In this video, Bryan O’Neil Hughes explains how to use selective coloring in your photos using Photoshop:
Most people who have a bit of knowledge of using Photoshop know about the Hue/Saturation tool and might think selective color is easy. But try doing this quickly on a selective area of the photo and you might realize that it’s not so simple after all.
The Hue/Saturation tool is a great place to start with selective color manipulation. For beginner Photoshop users, dragging the saturation slider allows you to saturate or de-saturate the colors easily. Similarly, if you move the hue slider, the colors on the image will change across the entire spectrum.
But that is not what you want. What you need is to be able to do these changes selectively.
Using the Quick Select Tool
The quick select tool allows you to, well, quickly select an area that you wish to manipulate. If you happen to select too much, simply press Option (Alt) and then drag the tool to cancel out the area that you don’t need.
Back to Hue/Saturation Tool
Now when you get back to the Hue/Saturation adjustment tool you will notice that you have created a mask. In other words, now when you drag the hue or saturation slider you are only going to affect the selected area while the rest of the image remains unaffected.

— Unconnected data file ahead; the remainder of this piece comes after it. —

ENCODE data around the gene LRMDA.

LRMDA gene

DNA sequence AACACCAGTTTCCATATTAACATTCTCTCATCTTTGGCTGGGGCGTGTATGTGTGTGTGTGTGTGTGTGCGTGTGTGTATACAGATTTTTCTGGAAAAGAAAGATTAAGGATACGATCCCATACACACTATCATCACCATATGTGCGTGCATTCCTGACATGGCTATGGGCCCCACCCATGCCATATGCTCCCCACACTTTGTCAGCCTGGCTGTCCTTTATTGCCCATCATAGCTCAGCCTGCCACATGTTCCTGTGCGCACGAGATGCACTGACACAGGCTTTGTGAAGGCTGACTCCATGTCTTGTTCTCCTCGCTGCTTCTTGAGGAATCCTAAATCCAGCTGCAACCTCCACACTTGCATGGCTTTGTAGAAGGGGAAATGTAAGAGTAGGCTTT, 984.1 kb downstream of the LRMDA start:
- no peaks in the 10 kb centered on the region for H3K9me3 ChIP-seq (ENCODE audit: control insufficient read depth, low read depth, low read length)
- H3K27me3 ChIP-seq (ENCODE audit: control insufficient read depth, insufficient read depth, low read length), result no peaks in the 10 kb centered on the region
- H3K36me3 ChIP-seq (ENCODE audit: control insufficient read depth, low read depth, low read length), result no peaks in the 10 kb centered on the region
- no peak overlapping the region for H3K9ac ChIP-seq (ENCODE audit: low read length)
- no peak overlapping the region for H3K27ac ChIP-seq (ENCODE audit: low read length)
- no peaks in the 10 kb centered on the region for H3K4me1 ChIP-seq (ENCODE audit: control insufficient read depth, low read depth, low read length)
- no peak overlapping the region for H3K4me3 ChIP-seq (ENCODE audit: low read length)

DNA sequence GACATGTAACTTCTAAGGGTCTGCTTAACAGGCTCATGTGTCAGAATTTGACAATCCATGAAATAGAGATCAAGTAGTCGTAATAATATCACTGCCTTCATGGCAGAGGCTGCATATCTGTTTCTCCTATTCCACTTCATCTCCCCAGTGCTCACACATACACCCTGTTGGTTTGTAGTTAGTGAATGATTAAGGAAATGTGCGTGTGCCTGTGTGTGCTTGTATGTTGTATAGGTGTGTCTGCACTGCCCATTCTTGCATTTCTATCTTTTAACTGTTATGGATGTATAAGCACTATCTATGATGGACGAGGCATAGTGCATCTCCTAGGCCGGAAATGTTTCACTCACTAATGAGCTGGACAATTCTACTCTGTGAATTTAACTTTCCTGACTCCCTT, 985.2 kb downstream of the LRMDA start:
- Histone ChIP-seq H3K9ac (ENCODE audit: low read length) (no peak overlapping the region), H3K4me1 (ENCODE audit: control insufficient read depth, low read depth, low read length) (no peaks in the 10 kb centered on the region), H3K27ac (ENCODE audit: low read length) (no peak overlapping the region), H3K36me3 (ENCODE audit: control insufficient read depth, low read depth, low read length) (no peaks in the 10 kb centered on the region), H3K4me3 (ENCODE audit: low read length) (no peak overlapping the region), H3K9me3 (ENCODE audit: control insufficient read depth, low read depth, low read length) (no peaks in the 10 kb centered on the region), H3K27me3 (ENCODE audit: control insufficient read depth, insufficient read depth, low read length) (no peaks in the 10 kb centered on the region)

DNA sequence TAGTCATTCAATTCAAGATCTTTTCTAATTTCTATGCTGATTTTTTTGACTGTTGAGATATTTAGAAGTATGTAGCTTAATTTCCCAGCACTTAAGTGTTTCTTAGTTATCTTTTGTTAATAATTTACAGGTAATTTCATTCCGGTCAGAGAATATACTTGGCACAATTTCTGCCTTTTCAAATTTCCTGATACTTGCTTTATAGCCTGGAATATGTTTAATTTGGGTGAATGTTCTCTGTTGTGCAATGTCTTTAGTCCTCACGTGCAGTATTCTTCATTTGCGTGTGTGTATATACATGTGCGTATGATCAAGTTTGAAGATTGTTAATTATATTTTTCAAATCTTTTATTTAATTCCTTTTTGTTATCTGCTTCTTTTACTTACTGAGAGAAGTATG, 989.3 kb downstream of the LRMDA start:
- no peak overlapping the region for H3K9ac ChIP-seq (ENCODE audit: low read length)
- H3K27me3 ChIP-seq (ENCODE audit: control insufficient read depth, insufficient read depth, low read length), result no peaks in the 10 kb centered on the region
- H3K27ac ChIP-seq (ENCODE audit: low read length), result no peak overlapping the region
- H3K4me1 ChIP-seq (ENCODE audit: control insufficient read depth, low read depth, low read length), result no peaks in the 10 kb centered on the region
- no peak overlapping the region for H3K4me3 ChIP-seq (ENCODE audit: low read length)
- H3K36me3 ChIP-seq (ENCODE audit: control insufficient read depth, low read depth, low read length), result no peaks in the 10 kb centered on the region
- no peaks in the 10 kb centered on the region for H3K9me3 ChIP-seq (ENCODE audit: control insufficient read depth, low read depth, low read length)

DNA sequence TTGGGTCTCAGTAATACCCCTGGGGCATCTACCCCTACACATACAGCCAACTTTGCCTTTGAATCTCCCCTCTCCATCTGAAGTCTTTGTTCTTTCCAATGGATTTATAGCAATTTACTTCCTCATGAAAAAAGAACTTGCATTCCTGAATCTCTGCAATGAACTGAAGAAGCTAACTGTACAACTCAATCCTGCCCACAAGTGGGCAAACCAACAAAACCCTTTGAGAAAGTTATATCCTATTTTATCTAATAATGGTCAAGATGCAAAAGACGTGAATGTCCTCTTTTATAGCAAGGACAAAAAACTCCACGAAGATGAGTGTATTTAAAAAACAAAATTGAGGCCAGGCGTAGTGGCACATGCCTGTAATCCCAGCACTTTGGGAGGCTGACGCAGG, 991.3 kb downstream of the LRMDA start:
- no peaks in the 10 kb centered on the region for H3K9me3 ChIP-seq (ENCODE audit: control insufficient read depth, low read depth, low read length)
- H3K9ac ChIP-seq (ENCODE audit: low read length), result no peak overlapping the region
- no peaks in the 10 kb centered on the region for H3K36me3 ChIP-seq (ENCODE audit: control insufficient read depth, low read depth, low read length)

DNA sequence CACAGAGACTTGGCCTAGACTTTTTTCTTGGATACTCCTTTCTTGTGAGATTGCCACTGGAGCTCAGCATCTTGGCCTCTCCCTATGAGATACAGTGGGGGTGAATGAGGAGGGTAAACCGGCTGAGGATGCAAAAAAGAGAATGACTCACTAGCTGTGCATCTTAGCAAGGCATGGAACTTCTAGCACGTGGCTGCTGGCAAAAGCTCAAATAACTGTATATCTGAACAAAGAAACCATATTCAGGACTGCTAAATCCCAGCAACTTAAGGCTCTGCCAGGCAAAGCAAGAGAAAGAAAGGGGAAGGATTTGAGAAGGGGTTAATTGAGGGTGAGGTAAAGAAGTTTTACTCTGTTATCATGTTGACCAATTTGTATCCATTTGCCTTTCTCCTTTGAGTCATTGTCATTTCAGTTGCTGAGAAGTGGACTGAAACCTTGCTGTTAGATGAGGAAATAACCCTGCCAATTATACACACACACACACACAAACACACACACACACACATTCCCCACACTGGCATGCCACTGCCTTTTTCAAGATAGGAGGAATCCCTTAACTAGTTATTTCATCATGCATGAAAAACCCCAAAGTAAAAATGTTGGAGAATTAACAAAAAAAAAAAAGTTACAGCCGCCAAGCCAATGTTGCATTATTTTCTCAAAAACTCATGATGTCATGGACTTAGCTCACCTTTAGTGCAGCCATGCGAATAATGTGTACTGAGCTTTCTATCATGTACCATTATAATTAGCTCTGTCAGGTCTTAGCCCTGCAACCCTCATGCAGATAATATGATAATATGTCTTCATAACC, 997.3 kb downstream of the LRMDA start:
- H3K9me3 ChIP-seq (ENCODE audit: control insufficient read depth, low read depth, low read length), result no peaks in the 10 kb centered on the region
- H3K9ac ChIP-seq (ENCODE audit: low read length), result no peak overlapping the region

The On-Image Tool
The on-image tool is a slightly better and more convenient way to work with the Hue/Saturation sliders. Simply click and then drag on the image to change the saturation. Even more interesting is that if you hold down the command key and then drag the mouse around you can change the color.
To top it all, with the Lightness tool you can change how dark or light the color would be.
The Black & White Adjustment Layer
What if you want to have some part of the image in color and the rest of the image in black & white? Here is how you do it:
- Click on the Black & White adjustment layer tool. The whole image is going to be B&W now.
- Now, provided that you still have that layer wherein you selected the area you need to manipulate, click on it and drag it to the top of the B&W adjustment layer. If prompted by PS about replacing the layer mask, click ‘Yes’.
- You’ll notice that the whole image, barring the selected area, will be in color and the selection area will be B&W.
- You need to invert this by clicking ‘Invert’ in the new properties dialogue that opens.
Finally, you have the image that you need, a splash of color on an otherwise B&W photo!
For more refinements, drag the density tool to fine tune the color or feather the edges of the mask by dragging the Feather tool.
Do you use this method for selective adjustments?
Like This Article?
Don't Miss The Next One!
Join over 100,000 photographers of all experience levels who receive our free photography tips and articles to stay current: